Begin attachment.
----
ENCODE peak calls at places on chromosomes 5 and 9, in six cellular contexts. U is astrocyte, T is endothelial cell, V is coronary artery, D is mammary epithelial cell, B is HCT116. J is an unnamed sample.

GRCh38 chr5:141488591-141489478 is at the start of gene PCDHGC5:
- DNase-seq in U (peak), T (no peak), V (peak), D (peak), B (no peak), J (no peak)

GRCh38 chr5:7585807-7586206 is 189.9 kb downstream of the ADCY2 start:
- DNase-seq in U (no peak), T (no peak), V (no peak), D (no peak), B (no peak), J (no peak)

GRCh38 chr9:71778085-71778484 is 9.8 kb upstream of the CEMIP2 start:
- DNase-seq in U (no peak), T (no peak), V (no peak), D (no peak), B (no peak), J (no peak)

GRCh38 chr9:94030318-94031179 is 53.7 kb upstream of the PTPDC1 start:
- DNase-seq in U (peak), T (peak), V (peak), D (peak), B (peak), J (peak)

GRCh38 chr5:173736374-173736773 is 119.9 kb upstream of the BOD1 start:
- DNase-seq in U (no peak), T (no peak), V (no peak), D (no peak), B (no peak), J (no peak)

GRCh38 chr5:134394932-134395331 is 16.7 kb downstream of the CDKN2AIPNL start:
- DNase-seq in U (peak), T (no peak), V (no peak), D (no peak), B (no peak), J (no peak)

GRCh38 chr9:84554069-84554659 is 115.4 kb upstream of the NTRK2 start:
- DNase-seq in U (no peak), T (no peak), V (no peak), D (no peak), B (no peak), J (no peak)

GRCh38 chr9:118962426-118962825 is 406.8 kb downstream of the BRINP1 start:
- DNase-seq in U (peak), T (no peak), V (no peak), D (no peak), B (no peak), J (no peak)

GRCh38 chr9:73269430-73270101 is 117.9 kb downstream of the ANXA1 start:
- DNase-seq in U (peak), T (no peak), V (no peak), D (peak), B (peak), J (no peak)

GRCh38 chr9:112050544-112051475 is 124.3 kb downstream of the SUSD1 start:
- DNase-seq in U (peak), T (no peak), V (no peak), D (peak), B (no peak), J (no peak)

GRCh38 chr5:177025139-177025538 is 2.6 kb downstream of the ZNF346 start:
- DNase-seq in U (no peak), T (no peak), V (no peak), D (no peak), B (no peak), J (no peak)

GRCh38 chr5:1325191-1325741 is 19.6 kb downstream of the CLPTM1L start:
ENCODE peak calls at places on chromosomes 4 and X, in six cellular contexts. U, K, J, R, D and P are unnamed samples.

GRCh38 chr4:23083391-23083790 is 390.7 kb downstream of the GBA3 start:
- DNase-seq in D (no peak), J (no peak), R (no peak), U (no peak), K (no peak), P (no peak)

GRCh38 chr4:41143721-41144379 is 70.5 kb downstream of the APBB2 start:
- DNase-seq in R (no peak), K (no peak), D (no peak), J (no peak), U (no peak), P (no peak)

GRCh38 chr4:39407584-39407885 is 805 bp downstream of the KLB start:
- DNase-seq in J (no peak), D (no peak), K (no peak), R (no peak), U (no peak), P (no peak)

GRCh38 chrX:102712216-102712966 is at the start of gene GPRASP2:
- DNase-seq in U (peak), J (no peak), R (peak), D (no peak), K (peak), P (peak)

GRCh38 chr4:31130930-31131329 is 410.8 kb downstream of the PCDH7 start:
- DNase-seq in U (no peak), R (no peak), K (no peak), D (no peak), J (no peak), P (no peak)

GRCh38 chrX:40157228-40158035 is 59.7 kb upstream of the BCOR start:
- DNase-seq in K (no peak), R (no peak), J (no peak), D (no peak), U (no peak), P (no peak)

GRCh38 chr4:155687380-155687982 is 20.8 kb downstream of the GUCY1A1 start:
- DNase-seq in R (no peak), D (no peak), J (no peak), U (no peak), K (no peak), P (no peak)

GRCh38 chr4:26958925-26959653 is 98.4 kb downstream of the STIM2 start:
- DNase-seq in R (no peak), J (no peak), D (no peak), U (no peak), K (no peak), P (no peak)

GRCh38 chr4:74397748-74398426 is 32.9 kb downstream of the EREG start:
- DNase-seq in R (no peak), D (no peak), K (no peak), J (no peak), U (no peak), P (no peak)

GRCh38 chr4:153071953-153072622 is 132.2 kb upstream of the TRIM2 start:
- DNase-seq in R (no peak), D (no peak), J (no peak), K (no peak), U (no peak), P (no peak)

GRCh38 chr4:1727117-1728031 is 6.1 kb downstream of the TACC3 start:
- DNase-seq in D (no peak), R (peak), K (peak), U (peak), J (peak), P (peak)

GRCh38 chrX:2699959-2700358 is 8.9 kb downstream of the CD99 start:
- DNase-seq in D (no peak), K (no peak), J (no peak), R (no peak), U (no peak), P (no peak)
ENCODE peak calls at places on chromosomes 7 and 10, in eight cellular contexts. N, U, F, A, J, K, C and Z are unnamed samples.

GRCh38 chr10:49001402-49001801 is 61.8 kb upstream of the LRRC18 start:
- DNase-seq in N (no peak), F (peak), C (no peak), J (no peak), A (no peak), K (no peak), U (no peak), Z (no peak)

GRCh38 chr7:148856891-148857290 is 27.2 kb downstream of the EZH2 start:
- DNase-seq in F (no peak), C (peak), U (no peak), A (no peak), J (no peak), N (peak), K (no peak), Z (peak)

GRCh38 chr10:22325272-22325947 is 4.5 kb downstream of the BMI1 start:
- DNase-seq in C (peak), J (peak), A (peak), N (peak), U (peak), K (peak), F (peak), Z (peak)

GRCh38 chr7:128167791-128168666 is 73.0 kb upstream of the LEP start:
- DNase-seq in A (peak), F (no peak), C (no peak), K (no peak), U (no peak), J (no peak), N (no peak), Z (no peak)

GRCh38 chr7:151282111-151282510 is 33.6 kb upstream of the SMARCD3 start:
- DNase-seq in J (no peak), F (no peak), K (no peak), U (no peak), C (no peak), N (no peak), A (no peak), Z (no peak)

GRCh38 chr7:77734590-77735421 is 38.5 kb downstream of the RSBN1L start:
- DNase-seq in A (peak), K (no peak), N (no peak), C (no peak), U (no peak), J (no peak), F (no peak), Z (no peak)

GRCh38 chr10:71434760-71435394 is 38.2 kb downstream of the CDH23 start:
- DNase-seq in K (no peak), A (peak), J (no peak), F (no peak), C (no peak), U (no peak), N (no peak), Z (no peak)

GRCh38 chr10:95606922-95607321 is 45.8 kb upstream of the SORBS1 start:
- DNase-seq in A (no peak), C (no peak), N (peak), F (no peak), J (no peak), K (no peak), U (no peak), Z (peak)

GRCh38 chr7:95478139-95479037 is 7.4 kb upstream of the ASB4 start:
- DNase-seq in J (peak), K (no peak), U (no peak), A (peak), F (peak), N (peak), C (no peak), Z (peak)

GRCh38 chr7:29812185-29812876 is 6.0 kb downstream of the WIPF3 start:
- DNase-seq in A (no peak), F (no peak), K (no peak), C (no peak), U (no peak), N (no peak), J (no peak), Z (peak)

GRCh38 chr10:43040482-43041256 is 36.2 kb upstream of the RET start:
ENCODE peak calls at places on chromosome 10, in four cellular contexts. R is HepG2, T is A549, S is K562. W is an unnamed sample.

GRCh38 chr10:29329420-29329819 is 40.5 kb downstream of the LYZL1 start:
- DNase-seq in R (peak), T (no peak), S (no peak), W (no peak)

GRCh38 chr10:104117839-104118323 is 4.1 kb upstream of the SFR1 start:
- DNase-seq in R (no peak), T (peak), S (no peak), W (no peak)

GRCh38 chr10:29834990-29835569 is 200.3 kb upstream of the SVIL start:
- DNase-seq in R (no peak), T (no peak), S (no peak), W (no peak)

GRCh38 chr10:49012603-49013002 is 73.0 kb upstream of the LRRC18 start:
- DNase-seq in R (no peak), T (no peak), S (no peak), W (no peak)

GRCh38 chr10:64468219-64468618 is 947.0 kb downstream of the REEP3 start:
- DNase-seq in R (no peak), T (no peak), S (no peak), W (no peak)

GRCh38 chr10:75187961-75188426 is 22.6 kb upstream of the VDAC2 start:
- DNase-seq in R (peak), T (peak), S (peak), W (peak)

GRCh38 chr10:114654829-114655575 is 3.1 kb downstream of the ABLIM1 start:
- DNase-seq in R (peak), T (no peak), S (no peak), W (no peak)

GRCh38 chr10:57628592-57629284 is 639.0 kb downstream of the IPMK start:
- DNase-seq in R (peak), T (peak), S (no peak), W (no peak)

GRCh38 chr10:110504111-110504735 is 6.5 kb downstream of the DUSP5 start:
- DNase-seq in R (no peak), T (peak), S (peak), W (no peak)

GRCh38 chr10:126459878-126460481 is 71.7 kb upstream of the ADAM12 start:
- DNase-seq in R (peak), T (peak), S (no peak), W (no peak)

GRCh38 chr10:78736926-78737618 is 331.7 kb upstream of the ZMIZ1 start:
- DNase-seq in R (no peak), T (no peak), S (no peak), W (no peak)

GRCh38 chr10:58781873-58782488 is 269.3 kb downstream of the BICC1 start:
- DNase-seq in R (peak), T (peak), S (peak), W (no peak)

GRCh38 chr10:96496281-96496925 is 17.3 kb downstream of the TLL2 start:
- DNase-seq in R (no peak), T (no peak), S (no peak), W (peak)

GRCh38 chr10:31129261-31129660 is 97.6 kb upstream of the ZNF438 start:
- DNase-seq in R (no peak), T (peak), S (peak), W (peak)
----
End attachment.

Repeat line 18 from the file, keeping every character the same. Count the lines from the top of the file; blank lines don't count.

GRCh38 chr9:73269430-73270101 is 117.9 kb downstream of the ANXA1 start: